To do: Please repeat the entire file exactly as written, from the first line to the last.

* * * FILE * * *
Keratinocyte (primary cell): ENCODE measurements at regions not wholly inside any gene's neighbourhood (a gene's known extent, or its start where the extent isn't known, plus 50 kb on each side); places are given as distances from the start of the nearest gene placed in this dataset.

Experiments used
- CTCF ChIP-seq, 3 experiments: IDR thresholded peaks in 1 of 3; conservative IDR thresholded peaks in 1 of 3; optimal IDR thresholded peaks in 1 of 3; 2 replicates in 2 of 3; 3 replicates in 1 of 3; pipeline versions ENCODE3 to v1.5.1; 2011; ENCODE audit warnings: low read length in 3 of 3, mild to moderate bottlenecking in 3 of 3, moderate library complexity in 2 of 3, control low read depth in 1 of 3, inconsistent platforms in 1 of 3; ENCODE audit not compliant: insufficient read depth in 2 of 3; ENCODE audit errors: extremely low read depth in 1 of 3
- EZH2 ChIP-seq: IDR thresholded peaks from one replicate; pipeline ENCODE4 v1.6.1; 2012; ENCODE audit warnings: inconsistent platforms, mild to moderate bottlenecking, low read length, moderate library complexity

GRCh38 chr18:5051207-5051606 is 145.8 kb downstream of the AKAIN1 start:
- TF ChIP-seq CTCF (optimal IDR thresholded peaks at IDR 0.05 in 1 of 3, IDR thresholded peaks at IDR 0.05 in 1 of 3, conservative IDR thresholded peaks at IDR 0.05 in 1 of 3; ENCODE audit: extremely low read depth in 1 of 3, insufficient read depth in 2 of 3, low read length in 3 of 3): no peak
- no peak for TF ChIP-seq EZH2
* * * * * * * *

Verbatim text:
Keratinocyte (primary cell): ENCODE measurements at regions not wholly inside any gene's neighbourhood (a gene's known extent, or its start where the extent isn't known, plus 50 kb on each side); places are given as distances from the start of the nearest gene placed in this dataset.

Experiments used
- CTCF ChIP-seq, 3 experiments: IDR thresholded peaks in 1 of 3; conservative IDR thresholded peaks in 1 of 3; optimal IDR thresholded peaks in 1 of 3; 2 replicates in 2 of 3; 3 replicates in 1 of 3; pipeline versions ENCODE3 to v1.5.1; 2011; ENCODE audit warnings: low read length in 3 of 3, mild to moderate bottlenecking in 3 of 3, moderate library complexity in 2 of 3, control low read depth in 1 of 3, inconsistent platforms in 1 of 3; ENCODE audit not compliant: insufficient read depth in 2 of 3; ENCODE audit errors: extremely low read depth in 1 of 3
- EZH2 ChIP-seq: IDR thresholded peaks from one replicate; pipeline ENCODE4 v1.6.1; 2012; ENCODE audit warnings: inconsistent platforms, mild to moderate bottlenecking, low read length, moderate library complexity

GRCh38 chr18:5051207-5051606 is 145.8 kb downstream of the AKAIN1 start:
- TF ChIP-seq CTCF (optimal IDR thresholded peaks at IDR 0.05 in 1 of 3, IDR thresholded peaks at IDR 0.05 in 1 of 3, conservative IDR thresholded peaks at IDR 0.05 in 1 of 3; ENCODE audit: extremely low read depth in 1 of 3, insufficient read depth in 2 of 3, low read length in 3 of 3): no peak
- no peak for TF ChIP-seq EZH2